If you have ever wanted to know how to invest in stock, the best place to start is doing your own research. For new investors, this can be daunting. Fortunately, there are a few good places to start. I'll walk you through them.
Finding out If a Company Is Public vs. Private
Before one can invest in a business, he must discover if it is public or private. A publicly traded company is one which has shares of stock traded on the open market. , on the other hand, do not have shares available for public purchase. Private companies may be owned by an individual, a family, a partnership, employees, or a small group of investors.
To illustrate the difference, consider Hershey and Mars, two of the largest candy companies in the world. The late Milton Hershey’s chocolate business is publicly traded on the New York Stock Exchange.
An individual investor could take his paycheck and acquire shares in the company, profiting from every Hershey bar or Reese’s peanut butter cup sold. The multi-billion dollar Mars company, however, is still owned by the Mars family. An investor could not buy shares unless the members of the family allowed him to acquire some of their closely held, personal stock.
How does one determine if a company is public or private? The simplest, most effective way to answer this question is to call the company and ask. At the same time, many corporate web sites offer information on their ownership status; rest assured, if you see an “investor relations” section, the company is public.
The lack of such a section does not necessarily mean anything. Take, for example, Fruit of the Loom. The undergarment manufacturer is not publicly traded because it is owned by Berkshire Hathaway, Inc. Berkshire, on the other hand, is traded on the New York Stock Exchange. Hence, an investor may be able to indirectly invest in a business entity through a publicly traded parent company.
The Ticker Symbol
Once the investor has discovered a company is publicly traded, he must look up the company’s ticker symbol. A ticker symbol is a collection of letters that represent a particular stock on an exchange or the over-the-counter market. Microsoft, for example, is MSFT. Cisco Systems is CSCO. Berkshire Hathaway has two ticker symbols, one for its class A shares (BRKA) and one of the class B shares (BRKB). Coca-Cola is KO. The Washington Post is WPO.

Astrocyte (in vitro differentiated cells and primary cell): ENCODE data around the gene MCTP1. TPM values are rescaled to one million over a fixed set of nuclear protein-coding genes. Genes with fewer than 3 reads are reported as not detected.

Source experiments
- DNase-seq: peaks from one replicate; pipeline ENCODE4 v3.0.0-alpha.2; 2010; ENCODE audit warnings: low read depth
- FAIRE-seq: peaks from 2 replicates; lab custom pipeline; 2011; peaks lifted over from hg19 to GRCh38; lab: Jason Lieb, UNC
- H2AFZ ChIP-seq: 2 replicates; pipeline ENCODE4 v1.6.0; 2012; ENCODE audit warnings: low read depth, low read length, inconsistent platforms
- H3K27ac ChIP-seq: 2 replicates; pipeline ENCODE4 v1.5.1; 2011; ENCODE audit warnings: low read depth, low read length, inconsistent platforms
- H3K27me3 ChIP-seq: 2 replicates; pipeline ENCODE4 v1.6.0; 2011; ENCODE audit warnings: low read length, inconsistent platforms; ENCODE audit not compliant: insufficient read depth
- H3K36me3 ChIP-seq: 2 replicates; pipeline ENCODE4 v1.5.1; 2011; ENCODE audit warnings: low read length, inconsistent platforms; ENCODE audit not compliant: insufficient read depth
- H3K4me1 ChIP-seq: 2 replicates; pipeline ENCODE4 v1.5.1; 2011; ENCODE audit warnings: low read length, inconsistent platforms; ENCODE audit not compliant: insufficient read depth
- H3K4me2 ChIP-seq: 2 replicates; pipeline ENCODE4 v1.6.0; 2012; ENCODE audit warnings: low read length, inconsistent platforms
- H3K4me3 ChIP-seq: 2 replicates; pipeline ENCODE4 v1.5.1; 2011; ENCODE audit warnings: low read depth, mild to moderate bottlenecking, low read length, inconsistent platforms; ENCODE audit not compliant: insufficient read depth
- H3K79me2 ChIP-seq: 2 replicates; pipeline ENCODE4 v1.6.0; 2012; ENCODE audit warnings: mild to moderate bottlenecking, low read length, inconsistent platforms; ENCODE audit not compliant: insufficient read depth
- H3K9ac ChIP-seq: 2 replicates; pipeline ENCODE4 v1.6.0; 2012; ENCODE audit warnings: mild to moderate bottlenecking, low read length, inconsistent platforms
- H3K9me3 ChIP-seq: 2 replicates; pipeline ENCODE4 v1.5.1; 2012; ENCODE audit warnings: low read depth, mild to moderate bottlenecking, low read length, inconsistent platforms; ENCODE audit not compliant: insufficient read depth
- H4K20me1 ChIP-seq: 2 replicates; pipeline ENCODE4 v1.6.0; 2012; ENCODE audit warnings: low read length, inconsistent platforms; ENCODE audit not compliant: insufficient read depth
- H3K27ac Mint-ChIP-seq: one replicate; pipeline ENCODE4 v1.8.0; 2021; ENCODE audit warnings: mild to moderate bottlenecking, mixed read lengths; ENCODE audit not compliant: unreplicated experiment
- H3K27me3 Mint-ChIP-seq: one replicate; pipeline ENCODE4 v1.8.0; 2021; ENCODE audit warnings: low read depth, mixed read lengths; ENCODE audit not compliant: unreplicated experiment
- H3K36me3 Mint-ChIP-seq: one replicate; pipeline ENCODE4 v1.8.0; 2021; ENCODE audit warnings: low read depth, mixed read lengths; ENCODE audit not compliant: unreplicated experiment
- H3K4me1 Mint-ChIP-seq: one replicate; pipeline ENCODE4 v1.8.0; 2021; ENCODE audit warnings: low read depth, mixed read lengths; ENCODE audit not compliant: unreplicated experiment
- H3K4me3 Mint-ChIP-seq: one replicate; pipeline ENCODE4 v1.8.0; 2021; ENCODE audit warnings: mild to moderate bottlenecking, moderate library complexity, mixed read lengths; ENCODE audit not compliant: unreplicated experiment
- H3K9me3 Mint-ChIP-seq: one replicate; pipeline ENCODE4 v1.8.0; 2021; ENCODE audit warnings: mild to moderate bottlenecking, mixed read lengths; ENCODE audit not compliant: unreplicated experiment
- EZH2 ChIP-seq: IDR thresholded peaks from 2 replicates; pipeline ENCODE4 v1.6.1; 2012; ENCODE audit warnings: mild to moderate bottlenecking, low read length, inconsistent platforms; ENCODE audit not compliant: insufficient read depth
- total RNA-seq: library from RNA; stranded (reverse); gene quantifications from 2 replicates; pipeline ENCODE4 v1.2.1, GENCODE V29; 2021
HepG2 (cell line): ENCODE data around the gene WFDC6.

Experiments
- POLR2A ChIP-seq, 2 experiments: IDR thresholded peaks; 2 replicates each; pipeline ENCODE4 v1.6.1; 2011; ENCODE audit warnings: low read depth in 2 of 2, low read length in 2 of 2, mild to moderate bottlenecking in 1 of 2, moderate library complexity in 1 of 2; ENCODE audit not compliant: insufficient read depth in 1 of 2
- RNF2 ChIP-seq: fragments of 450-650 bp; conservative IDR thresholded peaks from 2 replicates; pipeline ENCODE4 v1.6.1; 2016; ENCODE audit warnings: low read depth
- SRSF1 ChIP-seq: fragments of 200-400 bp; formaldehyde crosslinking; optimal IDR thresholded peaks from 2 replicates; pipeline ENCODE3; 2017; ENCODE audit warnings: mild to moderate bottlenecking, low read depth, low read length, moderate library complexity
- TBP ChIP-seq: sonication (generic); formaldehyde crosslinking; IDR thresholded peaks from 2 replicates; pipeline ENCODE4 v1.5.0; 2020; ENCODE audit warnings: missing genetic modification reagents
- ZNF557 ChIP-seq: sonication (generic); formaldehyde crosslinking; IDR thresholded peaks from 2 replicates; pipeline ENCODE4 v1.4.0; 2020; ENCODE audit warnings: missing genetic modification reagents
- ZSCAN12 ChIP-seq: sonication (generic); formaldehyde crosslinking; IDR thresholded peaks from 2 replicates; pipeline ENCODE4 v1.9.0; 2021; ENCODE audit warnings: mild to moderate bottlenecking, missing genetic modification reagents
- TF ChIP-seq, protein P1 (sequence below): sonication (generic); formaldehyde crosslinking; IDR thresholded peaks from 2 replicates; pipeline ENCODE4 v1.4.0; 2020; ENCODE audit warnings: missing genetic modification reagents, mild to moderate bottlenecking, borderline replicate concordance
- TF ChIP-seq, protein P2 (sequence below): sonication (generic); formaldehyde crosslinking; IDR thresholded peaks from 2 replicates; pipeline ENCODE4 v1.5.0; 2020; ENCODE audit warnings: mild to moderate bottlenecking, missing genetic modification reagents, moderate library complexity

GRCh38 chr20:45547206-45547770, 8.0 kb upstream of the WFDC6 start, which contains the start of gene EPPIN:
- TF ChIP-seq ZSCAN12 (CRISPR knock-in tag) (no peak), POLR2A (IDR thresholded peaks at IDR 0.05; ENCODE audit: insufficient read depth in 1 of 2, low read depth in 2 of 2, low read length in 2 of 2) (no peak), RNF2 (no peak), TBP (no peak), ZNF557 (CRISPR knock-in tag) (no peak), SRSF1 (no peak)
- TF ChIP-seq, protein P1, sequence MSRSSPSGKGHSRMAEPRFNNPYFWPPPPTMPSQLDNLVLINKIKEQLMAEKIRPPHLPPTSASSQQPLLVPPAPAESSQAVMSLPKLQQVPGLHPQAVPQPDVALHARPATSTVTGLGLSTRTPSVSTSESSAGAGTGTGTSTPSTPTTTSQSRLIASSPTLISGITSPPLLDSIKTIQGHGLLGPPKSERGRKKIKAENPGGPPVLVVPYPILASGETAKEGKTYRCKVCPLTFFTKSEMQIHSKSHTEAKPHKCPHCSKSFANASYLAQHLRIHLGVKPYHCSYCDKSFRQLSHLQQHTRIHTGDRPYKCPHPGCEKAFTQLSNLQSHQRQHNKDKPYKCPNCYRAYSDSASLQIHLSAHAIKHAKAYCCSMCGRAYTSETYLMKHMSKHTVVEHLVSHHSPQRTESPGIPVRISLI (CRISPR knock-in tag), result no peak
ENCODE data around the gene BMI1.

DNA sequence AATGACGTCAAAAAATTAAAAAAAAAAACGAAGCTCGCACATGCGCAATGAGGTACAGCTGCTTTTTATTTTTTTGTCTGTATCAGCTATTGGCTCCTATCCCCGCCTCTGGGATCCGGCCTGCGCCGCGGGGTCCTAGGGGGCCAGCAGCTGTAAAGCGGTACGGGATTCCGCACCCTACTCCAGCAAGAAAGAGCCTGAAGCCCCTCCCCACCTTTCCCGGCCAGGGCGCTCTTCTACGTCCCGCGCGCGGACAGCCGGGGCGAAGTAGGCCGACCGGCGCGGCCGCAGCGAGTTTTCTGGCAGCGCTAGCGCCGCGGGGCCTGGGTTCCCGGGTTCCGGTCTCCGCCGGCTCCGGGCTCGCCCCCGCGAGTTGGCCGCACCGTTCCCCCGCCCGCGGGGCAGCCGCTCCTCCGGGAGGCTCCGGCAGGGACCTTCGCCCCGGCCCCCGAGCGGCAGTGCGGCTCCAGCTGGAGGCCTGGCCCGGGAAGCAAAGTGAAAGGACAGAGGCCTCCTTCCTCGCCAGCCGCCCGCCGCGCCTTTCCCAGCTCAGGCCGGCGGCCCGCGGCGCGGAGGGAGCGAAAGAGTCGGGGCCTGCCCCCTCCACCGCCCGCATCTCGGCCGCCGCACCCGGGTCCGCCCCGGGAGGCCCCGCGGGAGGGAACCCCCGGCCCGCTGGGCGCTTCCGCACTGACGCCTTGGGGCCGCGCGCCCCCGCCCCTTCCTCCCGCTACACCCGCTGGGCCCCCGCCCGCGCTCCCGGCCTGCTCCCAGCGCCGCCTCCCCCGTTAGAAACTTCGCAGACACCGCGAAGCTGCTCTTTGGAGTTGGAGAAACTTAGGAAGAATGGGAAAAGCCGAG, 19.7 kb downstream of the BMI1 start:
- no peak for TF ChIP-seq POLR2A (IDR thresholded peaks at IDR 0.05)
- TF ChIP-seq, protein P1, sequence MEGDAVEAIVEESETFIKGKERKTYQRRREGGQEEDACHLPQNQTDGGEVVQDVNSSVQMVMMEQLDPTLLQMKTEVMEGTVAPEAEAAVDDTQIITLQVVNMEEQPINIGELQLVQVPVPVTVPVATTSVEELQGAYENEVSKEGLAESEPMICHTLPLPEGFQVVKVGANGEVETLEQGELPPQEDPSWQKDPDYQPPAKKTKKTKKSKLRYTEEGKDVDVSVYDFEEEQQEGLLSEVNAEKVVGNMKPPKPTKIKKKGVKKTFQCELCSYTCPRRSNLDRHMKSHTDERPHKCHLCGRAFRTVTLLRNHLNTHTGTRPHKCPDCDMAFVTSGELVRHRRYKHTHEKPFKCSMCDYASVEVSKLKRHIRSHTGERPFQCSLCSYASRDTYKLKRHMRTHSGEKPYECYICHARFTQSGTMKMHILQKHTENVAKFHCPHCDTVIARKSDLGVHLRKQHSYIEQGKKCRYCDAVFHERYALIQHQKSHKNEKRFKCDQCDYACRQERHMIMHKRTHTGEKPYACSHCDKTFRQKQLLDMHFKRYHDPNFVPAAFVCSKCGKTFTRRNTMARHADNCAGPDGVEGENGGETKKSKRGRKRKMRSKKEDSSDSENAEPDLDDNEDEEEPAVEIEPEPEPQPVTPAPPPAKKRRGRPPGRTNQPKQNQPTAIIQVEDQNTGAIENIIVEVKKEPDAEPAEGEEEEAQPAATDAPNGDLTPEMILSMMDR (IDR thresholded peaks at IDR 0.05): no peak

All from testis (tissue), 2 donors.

To discover a company’s ticker symbol, the investor can call his broker or go to a site such as Yahoo Finance. Once at the main page, he can choose the “symbol lookup” option. The resulting page will allow him to enter the company (or parent company in the case of a subsidiary such as Fruit of the Loom) name.
With the ticker symbol in hand, the investor can return to the main Yahoo Finance page and enter it. After pressing the “get quote” button, he will be taken to a summary page that includes a current quote for one share of the company’s stock, the total market capitalization of the business, recent dividend payment and yield information, the price-to-earnings ratio for the trailing twelve months and other items of interest.
Annual Reports, SEC Filings and other Financial Documents
Assuming the figures presented seem promising to the investor, he will most likely wish to acquire a copy of the company’s annual report, proxy statement and 10k. For this, he will find the Internet an excellent source of free, timely information.
One of the best resources is Free Edgar, a database of annual reports and SEC filings. Additionally, the investor could contact the shareholder relations department of the company in which he is interested via telephone or web site and request information. The bottom line: Nearly everything you need to know can be found in the annual report, proxy statement, and 10K.
Dividend Reinvestment Programs (DRIPs) and Direct Stock Purchase Plans
If, after careful analysis of the financial statements and business economics, the investor wishes to build up a long-term holding in the company, he may want to consider an automatic dividend reinvestment program and/or a direct stock purchase plan. Both of these are ideal solutions if he desires to begin a dollar cost averaging program into the company; the former will automatically invest his dividends into additional shares of stock while the latter will provide for regularly scheduled deductions from his checking or savings account to purchase shares of the company’s stock without the aid of a broker.
is a free database containing information on the both types of programs at thousands of publicly traded companies across the United States.